Perugino was like a rich oilman and he did not pay any attention to the expenses to satisfy his pleasure and care for his big family, because the products that he bought were, from the “Florentine Pharmaceutical Recipe book of 1498: only for the rich and powerful”.

 

 

The Vannucci’s family food

Unfortunately, not everything was so easy. In 1503 his fame as a Vannucci went through a crisis because new trends were advancing and more torment in painting and sculpture was requested. The serenity of Humanism was no longer in fashion and did not correspond to the harshness of the times. The fact of not being appreciated and even criticized, as had happened at the Gonzaga court, had left its mark, and he slept badly. Di Giovanni prepared him some pills which contained poppies to reconcile sleep, as it was believed.
The apothecary’s records are precious, because he noted all the purchases of his customers allowing us to know, over the years, the diseases that occurred in the Vannucci family. So we know that the stomach and intestines were his weak points and also the same for his wife. They often sent somebody to buy the powder of Cassia and Agaric which are laxative plants, so as the Trifera persica.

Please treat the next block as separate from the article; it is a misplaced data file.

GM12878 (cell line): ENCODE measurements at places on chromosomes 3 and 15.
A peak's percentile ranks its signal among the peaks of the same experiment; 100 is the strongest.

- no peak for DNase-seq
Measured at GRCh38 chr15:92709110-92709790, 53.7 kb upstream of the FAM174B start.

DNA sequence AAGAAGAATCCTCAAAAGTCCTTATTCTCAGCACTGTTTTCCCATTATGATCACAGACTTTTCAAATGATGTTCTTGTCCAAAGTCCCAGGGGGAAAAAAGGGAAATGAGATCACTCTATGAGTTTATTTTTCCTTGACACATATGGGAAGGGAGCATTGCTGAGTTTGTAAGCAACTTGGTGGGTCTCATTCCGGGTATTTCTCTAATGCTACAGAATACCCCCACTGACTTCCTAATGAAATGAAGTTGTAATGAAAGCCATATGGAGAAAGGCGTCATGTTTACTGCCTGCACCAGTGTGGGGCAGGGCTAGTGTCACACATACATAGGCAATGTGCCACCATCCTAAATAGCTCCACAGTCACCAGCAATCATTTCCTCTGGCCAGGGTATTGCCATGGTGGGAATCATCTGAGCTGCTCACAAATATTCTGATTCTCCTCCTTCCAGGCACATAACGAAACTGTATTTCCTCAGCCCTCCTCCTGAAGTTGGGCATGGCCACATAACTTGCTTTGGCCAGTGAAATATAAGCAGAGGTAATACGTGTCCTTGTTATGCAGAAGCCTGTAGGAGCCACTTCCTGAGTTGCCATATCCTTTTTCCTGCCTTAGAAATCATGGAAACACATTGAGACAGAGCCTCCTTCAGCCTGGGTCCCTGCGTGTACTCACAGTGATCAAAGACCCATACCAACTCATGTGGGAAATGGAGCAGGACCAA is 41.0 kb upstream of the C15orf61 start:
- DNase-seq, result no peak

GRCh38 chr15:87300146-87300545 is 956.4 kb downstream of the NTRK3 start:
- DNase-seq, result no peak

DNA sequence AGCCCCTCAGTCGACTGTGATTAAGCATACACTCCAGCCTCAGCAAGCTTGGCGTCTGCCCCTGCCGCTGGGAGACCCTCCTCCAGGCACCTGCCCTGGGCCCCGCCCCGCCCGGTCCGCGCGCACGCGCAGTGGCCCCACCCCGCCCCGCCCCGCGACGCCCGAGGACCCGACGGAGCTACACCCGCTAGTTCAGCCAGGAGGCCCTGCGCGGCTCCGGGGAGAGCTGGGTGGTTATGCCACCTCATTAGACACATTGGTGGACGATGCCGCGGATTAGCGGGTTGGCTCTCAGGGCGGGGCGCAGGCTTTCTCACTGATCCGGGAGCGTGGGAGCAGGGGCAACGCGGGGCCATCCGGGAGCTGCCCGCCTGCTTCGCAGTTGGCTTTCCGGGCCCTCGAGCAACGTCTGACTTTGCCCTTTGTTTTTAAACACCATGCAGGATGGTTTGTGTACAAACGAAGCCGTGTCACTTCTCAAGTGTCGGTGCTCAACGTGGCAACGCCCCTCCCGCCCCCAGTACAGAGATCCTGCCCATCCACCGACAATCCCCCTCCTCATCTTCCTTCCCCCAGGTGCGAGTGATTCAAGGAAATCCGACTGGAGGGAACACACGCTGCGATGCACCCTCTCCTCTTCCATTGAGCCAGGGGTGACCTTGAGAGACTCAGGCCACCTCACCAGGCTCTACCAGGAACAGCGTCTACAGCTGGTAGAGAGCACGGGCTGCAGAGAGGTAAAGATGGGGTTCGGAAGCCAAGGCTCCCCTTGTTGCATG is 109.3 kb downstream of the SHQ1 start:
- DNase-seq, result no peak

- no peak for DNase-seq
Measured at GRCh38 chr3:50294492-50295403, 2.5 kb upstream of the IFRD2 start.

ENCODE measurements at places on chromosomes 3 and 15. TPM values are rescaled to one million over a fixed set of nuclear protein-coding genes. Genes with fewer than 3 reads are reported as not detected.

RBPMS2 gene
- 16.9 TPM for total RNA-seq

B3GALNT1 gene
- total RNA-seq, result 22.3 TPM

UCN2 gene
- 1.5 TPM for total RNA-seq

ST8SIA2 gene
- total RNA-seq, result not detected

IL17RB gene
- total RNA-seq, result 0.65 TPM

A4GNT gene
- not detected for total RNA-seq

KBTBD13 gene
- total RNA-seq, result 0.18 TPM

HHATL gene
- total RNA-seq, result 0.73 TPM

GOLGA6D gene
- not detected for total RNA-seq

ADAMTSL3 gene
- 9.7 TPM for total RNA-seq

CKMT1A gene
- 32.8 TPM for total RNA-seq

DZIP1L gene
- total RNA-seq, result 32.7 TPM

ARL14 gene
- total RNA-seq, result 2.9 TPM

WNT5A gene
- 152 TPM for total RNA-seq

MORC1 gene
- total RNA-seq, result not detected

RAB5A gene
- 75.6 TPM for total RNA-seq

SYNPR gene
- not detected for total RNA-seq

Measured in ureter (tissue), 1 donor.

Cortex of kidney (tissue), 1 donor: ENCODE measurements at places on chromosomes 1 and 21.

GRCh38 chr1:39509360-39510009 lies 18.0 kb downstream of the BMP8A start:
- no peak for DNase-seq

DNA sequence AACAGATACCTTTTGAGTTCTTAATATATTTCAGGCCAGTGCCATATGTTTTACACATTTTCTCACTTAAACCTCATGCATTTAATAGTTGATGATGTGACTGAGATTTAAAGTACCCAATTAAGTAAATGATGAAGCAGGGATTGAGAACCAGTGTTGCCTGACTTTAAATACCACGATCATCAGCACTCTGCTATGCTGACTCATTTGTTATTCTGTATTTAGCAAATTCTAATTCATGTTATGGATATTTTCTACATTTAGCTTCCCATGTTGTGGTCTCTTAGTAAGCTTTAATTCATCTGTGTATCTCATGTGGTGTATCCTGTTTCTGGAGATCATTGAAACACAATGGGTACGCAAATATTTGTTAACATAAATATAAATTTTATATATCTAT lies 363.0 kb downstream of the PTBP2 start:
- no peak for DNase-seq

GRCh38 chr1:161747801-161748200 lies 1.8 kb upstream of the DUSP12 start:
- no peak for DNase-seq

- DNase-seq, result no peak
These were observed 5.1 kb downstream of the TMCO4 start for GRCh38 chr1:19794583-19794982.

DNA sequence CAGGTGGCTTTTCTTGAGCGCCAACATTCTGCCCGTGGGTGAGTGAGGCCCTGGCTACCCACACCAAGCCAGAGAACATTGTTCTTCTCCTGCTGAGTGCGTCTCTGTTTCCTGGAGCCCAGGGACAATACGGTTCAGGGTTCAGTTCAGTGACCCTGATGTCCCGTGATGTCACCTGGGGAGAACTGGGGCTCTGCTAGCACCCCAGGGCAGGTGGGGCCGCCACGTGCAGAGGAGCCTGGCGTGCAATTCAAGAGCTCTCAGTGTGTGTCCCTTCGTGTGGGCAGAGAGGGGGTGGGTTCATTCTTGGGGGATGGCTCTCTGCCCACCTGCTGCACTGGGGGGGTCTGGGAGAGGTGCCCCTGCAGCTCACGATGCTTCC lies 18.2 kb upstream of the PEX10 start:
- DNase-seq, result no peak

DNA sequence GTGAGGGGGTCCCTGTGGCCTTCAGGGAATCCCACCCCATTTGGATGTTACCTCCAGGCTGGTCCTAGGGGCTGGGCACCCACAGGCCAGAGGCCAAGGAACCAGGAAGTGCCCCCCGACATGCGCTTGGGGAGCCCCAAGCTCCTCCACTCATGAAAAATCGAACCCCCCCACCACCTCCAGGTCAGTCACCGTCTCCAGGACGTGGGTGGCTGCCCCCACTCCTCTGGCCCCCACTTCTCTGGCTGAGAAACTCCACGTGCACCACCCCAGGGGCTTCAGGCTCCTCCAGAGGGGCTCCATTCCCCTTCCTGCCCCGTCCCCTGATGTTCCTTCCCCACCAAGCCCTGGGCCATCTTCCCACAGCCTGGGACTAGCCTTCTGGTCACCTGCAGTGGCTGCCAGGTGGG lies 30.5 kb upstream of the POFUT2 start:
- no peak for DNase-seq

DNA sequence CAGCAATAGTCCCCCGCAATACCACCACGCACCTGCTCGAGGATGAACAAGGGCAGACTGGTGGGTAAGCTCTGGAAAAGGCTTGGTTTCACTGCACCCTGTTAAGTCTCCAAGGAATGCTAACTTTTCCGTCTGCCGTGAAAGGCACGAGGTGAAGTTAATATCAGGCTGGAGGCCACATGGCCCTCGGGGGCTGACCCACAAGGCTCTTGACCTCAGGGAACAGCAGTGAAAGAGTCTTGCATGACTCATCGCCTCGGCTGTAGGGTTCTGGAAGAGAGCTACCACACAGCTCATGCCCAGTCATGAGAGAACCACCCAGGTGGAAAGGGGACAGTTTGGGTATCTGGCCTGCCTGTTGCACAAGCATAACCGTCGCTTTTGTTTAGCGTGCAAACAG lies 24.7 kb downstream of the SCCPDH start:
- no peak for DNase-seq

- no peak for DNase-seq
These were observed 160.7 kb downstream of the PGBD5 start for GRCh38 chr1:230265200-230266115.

This remedies of ancient Persian origins, were a very complicated preparation and contained a wide variety of plants: prunes and agaric, but also red roses, oils of violets and dried violets.
It was thought that an ancient remedy was a guarantee of effectiveness. In fact, pieces of mummy were also used, because if the mummy after millennia was still existing, it meant that it was something certainly effective.
The”stomachic things”, were good remedies for treating the stomach of his wife. Chiara Fancelli, daughter of a famous Florentine architect, was the wife and mother of Perugino’s five sons.